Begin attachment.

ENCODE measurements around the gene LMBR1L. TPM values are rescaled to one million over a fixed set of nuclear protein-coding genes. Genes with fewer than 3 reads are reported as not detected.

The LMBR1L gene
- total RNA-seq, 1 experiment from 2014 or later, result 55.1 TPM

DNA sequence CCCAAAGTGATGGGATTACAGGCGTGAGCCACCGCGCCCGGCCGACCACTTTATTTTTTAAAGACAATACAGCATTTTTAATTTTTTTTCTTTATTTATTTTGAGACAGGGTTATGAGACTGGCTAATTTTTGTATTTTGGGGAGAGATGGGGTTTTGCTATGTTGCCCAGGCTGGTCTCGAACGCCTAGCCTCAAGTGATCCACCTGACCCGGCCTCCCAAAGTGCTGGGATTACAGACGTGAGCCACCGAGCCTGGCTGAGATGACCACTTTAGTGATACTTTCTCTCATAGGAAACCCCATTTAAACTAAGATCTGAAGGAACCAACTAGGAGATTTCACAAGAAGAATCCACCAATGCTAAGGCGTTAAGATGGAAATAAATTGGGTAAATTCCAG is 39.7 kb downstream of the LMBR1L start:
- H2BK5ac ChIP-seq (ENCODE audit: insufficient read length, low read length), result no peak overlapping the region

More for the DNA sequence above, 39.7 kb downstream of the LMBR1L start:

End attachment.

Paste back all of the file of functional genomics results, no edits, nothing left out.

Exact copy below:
ENCODE measurements around the gene LMBR1L. TPM values are rescaled to one million over a fixed set of nuclear protein-coding genes. Genes with fewer than 3 reads are reported as not detected.

The LMBR1L gene
- total RNA-seq, 1 experiment from 2014 or later, result 55.1 TPM

DNA sequence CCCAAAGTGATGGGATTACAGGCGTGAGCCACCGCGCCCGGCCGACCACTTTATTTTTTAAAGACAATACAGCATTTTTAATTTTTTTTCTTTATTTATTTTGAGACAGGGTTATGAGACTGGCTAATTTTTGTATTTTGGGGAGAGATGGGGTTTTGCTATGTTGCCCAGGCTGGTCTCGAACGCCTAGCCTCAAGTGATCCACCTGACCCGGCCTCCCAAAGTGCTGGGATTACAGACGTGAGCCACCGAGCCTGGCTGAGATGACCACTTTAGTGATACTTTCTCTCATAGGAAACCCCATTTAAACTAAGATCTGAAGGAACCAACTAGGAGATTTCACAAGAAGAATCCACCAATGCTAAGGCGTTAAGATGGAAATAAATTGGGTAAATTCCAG is 39.7 kb downstream of the LMBR1L start:
- H2BK5ac ChIP-seq (ENCODE audit: insufficient read length, low read length), result no peak overlapping the region

More for the DNA sequence above, 39.7 kb downstream of the LMBR1L start: